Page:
Soldered up, plugged in, turned on... and nothing

Uhh… so yeah. Was a bit enthusiastic and didn’t have a multimeter at the time of completion, so just went for it - plugged it in with all IC’s in. Turned it on, and nothing at all happened. No smoke, no lights, no sounds.

When I had access to a multimeter, I took the IC’s out and metered across the points as per the guide. This was reading between 10 and 15v. Fluctuating. Not sure if that’s my shitty old multimeter or something crazy going on with the Shruti.

I am so stuck and sad! If anybody can help, I’ll buy them a beer =)

Things to check:

  • there must be no shortcut between the GND and +5V line
  • the fact that you get voltages above 10V points at a vreg problem… Have you checked that you have not swapped the regulators?

The pin in purple must be at +5V

The CEM3379 and op amp can withstand high voltages, I don’t know if the ATMega and 74xxx can put up with that, though :frowning:

Just checked the voltages on all 3 pins of both IC1 and IC4, and they are all reading around 13 volts. Very odd. IC1 and 4 are the right way around, and everything else on the board looks as it should (according to the photos & guide).

I am so stuck, any other suggestions?

Also; uh… my multimeter provides a reading simply by touching one pin, and no ground. Is this normal!?

you should need a ground reference actually

I could post some photos of the board if that helps? I’ve been staring at it for so long now it has lost all meaning, and I can’t find any differences between mine, and the pics in the builders manual.

Anybody got any ideas?

The fact that you get 13V on the 3 pins looks terribly suspicious… It’s unlikely that there’s any shortcut (otherwise you would have noticed the heat and maybe some smoke), but how could it be that both GND and the supply voltage are at the same potential? Are you sure your meter is working properly?

The middle pin of IC4 is supposed to be grounded, so why does it also read as +13V? It does not make sense… Using the continuity checking mode, can you check that there’s no shortcut between GND and the supply ; and by looking at the PCB image, check that the PCB traces are ok (if you see a trace between two point, the meter should beep when the probes both touch those points, in continuity testing mode). I thought for a moment that maybe the PCB would be defective and it would be one massive chunk of copper - but i’ve never heard of such things happening, and if it were to happen the effects would have been more drastic and smelly.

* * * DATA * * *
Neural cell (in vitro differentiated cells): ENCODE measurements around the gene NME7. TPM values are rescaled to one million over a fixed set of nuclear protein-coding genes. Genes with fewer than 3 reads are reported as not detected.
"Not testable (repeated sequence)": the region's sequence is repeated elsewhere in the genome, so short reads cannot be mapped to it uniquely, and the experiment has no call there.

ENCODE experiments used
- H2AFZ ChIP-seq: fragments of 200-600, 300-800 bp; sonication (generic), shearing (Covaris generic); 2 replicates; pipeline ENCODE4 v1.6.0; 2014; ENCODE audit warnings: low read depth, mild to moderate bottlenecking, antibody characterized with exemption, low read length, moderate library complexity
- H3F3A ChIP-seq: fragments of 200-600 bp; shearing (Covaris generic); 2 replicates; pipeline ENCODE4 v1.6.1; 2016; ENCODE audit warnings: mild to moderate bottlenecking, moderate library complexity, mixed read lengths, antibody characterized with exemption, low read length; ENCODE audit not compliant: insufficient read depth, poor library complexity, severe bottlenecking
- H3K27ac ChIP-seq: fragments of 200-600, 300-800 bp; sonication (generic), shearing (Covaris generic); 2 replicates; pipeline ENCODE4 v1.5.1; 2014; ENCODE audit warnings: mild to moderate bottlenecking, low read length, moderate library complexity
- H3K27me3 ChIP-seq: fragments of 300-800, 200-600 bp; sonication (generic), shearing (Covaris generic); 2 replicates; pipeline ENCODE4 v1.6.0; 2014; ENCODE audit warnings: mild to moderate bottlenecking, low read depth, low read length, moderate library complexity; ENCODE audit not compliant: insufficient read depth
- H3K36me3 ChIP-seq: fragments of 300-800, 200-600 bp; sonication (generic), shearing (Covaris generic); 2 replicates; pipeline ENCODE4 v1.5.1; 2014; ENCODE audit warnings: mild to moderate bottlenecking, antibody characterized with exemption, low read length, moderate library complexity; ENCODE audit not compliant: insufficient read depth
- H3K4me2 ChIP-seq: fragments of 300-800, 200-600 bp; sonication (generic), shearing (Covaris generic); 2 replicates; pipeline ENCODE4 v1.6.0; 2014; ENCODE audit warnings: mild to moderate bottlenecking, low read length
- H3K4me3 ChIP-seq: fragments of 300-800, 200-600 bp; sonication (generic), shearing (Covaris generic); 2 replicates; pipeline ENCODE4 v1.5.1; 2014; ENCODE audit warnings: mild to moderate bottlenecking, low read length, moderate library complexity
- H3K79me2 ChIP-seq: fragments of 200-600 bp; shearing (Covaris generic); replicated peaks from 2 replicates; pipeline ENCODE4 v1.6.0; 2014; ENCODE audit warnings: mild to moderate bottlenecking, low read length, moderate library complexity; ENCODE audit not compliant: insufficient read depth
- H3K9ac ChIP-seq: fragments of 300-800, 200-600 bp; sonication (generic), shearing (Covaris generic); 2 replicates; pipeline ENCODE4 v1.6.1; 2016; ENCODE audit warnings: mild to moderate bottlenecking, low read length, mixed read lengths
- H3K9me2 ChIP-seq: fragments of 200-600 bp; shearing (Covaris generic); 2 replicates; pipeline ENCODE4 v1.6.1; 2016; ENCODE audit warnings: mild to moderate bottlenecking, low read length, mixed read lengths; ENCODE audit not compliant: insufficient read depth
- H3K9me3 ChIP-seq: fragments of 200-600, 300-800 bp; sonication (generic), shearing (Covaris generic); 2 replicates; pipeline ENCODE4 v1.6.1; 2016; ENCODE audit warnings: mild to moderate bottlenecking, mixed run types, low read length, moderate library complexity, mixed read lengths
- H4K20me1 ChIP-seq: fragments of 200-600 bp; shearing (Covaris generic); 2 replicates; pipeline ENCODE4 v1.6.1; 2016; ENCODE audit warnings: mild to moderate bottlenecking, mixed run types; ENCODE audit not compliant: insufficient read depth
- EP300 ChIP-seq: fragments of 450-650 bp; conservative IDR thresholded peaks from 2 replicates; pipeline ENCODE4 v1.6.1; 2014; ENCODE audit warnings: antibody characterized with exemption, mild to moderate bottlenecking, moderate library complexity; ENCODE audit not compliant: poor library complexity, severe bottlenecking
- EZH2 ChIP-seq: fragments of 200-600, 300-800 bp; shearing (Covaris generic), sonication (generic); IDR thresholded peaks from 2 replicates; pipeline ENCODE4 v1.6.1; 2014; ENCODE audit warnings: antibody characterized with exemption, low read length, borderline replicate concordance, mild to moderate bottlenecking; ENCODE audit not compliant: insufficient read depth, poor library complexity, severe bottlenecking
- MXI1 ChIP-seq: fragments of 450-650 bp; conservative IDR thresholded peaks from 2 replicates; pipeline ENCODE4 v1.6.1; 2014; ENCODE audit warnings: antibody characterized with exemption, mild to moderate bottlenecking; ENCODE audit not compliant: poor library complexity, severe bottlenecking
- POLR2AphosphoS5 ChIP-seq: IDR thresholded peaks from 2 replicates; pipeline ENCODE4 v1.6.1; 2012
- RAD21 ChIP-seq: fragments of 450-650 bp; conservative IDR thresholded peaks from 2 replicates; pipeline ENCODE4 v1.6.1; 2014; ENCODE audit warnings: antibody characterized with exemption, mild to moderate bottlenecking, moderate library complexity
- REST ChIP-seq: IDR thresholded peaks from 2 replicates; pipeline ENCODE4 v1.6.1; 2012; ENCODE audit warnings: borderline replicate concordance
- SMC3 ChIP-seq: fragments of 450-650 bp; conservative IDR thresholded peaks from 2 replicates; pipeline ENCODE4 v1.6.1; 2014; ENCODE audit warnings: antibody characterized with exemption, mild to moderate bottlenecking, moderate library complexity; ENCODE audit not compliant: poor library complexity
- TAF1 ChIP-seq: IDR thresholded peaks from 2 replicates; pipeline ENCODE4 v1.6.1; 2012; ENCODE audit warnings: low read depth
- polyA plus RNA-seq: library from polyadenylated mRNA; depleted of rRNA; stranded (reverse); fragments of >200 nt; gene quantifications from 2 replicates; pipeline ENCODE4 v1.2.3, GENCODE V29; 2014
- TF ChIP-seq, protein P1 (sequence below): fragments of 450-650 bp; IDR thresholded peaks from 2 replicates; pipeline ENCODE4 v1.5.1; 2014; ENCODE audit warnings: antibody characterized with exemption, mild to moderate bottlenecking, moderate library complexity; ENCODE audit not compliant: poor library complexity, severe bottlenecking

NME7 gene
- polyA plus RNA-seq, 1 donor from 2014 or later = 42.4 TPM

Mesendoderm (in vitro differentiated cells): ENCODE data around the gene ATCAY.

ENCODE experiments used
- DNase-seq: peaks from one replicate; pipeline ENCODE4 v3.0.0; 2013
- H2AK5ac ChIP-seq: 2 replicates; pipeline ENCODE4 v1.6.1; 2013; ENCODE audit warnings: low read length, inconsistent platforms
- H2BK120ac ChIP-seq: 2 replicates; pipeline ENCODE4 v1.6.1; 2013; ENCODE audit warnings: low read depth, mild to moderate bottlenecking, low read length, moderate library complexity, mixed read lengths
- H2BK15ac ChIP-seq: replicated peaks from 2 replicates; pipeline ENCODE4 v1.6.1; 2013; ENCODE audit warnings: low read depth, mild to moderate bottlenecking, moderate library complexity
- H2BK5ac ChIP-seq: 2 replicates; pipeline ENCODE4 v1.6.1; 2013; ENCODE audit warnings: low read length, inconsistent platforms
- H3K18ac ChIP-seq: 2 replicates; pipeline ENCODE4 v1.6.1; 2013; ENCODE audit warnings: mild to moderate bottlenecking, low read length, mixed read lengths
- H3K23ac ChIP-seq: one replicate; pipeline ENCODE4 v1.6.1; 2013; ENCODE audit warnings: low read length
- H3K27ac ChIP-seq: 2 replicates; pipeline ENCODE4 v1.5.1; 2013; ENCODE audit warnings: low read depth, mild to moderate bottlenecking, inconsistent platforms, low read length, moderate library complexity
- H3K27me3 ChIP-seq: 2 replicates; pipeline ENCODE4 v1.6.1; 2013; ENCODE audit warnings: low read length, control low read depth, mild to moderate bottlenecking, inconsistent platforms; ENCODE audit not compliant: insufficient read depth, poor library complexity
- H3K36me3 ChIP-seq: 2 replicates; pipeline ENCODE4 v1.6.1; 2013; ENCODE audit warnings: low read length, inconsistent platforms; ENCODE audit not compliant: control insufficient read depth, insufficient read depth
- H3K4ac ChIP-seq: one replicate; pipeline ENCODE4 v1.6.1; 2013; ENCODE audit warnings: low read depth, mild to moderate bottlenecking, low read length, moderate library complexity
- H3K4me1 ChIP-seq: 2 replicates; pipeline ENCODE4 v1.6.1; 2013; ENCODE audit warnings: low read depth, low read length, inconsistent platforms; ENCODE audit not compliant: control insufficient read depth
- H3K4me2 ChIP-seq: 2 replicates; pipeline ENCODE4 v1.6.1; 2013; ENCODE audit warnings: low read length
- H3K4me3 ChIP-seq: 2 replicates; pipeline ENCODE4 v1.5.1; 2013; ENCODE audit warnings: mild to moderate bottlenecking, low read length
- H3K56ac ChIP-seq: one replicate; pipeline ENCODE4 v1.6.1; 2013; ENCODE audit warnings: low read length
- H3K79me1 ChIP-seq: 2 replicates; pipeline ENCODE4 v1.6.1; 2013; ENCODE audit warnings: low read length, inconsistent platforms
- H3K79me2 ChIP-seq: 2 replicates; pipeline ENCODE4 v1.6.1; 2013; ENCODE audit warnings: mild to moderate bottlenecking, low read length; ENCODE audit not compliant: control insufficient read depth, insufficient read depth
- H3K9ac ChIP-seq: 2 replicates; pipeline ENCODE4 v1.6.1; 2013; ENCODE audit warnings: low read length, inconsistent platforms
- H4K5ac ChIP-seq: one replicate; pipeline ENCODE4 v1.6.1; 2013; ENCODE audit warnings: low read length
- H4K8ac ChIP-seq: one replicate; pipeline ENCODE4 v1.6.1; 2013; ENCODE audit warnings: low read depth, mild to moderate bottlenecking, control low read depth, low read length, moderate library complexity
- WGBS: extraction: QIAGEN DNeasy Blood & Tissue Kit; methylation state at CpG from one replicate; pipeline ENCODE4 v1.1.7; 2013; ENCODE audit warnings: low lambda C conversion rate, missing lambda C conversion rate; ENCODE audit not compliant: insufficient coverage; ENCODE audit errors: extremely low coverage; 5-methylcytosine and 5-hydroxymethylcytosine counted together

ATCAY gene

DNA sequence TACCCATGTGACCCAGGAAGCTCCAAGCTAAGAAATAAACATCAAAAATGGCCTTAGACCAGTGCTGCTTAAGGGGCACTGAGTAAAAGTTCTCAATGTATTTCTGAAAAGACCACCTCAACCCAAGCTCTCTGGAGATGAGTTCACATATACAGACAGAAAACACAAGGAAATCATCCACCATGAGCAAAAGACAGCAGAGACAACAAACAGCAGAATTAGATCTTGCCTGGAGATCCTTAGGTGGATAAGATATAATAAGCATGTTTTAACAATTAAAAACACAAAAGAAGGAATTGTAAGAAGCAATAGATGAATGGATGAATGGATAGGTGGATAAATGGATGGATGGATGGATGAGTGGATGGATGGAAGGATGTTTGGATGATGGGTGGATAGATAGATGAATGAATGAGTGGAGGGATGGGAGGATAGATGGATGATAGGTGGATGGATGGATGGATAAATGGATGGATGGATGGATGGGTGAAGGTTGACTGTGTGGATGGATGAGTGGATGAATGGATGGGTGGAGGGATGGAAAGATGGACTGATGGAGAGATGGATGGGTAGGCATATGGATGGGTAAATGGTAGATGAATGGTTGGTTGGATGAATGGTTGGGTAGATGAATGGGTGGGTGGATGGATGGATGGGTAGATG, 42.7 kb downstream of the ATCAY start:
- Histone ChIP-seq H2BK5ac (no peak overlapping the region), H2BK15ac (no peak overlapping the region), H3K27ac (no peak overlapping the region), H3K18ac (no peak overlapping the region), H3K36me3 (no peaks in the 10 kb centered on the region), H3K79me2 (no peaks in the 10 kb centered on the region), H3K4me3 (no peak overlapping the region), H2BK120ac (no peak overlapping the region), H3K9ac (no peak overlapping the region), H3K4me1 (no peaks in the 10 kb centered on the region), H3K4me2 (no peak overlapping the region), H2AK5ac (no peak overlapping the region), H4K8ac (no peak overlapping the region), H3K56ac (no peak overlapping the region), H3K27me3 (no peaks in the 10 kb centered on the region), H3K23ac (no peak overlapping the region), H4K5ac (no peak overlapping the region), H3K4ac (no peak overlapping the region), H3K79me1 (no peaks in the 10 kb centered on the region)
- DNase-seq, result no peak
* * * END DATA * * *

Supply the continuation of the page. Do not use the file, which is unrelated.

have you checked your meter? if it shows voltage with just 1 tip connected there seems to be something wrong, maybe just the settings. make sure that black is connected to ground and red to the voltage you like to measure, with regard to ground. also: the voltage must be within your measuring range.
take a look at this little video, measuring a battery voltage. (of course i swapped + and -) this shows clearly that there’s no voltage displayed when only one tip is connected.

Right, it’s taken me ages for various reasons, but here are some photos of the assembly. I still haven’t had any luck with it, and haven’t been able to try another multimeter yet.

Can anybody see any oddities in these here photos?

could it be a broken trace somewhere on the pcb? it sometimes happens - a fault in the pcb manufacturing…

right, i had an undervoltage in the positive rail of one of the 4051s. but this doesn’t sound like it. have you tried using a battery? maybe you supplied a too high voltage and fried the 7805? (wild guessing, but that stuff happens)

This is mainly @Olivier Gillet,

What happens if it was a faulty PCB? Can you send me another… and err… another load of components? It’d be nasty to unsolder them all and try to resolder them once they’ve been cut.

Thanks gang!

As far as parts placement goes, this looks OK. I would say it might be a damaged voltage regulator, but your multimeter readings made little sense. I think you should really get your hands on another meter, and look for shorts + check that nothing wrong happens at the regulators.

I pay an extra fee to have the PCBs factory-tested, so broken traces are not supposed to happen. A broken trace is more likely to give you null readings than readings above the expected values. Anyway, this is something that can be easily tested - take any pair of pads connected by a trace on those images, and check them with the “continuity” mode of your meter:

Have you also checked the polarity of your power supply?